A Monumental Threat to Racial Equality: The Supreme Court Affirmative Action Cases

Blog

Jeevna Sheth

Issues

Education


CREDIT: Shutterstock/f11photo

Racial diversity in higher education yields transformative benefits for students and for society. For the past four decades, American colleges and universities have considered an applicant’s race as part of a holistic admissions evaluation process to create these diverse campuses. On October 31st, however, the U.S. Supreme Court will hear oral arguments in challenges to Harvard College’s and the University of North Carolina’s race-conscious admissions practices. 

If the petitioners convince this radically conservative Court to overrule 40 years of precedent and outlaw race-conscious admissions in higher education, the consequences for both students and the nation at large will be monumental. 

Pitting Marginalized Communities Against Each Other 

Students for Fair Admissions (SFFA), the petitioner in both cases, is an organization founded by the conservative activist Edward Blum, who has spent his entire career undermining civil rights protections for marginalized communities. Blum has already tried to attack affirmative action on college campuses, recruiting a white woman to sue the University of Texas twice on the basis of racial discrimination against white applicants. The Supreme Court was not convinced and upheld the constitutionality of affirmative action in higher education in both Fisher I (2013) and Fisher II (2016). 

After failing to sway the Supreme Court that affirmative action unconstitutionally discriminates against white applicants, Blum tried a new tactic: have Asian Americans challenge other underrepresented minorities. SFFA claims that Harvard and UNC discriminated against Asian-American applicants by utilizing a race-conscious admissions process. This distorted narrative paints a false picture of the Asian-American community, when in fact 69 percent of Asian Americans favor affirmative action according to the 2022 Asian American Voter Survey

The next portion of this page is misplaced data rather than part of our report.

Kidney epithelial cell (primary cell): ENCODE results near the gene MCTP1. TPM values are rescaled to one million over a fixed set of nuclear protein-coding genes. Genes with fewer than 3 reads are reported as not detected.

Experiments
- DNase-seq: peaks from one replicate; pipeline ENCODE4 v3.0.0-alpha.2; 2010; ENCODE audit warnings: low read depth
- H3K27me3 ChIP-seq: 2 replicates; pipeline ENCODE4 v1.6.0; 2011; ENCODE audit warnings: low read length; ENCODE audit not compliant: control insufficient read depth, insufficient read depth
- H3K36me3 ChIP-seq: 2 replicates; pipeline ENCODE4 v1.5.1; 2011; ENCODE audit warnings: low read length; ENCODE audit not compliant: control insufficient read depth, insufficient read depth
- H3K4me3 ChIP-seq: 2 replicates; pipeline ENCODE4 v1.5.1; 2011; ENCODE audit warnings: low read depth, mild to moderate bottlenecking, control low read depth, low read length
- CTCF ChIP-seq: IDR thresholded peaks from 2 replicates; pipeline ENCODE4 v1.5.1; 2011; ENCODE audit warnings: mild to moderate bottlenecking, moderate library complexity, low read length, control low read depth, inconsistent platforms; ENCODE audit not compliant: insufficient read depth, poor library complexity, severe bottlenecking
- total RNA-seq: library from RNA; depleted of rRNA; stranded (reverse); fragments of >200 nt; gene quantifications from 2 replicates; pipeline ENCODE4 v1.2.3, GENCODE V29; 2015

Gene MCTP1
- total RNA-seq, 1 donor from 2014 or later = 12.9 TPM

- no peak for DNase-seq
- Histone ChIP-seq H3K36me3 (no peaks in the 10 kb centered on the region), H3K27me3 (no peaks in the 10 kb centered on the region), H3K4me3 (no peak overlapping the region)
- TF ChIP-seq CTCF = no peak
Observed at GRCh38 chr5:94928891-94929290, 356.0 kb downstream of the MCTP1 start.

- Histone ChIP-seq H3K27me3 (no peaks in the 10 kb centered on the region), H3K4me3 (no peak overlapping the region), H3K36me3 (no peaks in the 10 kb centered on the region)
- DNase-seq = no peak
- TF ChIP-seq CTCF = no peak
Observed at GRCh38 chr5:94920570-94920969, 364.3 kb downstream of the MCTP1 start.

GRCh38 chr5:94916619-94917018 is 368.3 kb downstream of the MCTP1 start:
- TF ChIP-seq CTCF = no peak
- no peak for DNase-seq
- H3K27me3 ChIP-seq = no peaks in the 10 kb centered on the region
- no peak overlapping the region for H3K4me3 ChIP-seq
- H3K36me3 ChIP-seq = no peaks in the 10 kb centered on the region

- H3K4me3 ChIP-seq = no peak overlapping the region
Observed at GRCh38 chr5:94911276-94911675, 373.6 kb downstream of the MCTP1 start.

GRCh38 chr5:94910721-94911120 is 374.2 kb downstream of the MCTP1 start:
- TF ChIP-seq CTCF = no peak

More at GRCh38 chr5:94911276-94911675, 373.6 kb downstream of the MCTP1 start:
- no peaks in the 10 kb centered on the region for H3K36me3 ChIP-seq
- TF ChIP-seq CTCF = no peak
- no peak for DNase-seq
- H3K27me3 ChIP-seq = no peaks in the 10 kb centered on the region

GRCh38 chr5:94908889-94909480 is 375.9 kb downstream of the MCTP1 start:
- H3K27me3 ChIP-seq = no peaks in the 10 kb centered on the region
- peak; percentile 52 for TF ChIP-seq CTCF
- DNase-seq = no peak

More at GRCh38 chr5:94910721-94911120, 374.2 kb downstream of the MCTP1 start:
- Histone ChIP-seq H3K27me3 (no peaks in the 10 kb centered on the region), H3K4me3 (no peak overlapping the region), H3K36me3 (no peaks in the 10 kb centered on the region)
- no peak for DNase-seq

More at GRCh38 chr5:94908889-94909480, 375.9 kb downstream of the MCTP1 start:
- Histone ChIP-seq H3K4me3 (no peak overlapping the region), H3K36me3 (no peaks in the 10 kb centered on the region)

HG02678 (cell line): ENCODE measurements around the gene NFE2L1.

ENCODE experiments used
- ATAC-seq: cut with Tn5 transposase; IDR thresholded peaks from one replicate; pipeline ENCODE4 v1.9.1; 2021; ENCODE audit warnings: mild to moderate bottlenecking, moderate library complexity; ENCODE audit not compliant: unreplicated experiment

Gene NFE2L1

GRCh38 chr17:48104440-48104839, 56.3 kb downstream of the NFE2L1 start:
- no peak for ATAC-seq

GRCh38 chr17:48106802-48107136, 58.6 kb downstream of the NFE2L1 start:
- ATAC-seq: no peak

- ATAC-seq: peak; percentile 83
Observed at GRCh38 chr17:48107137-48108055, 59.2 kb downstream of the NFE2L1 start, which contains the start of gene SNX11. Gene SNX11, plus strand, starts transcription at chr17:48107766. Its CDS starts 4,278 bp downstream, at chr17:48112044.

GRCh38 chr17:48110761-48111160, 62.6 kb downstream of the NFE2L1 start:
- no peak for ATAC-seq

In both the Harvard and UNC cases, the district courts held, after an exhaustive review of the facts, that the universities squarely followed the law in their admissions practices and that there was no evidence of harm based on the data. There was no statistically significant evidence of discrimination against Asian-American applicants and thus no foundation to Blum’s cases. Although courts of appeals typically do not conduct fact-finding investigations, the Supreme Court could re-examine these facts as it has in other important cases. 

Race-Neutral Systems: Negative Consequences for All Students  

SFFA seeks to challenge the entire system of race-conscious admissions as unconstitutional and replace it with a “race-neutral” or “colorblind” admissions process. While a race-neutral college admissions process might sound innocuous, the broad negative impacts of such a policy are clear. 

Research shows that race-neutral college admission processes result in less diverse student bodies, robbing all students of the proven academic and social benefits of diversity. Specifically, the more diverse a campus is, the more it reduces the influence of discrimination and prejudice that can be barriers to minority students’ academic success. Likewise, such processes prevent systemically disadvantaged minority populations from having access to higher educational opportunities. In other words, fewer students of color will get to go to college and those who do will face greater challenges to success.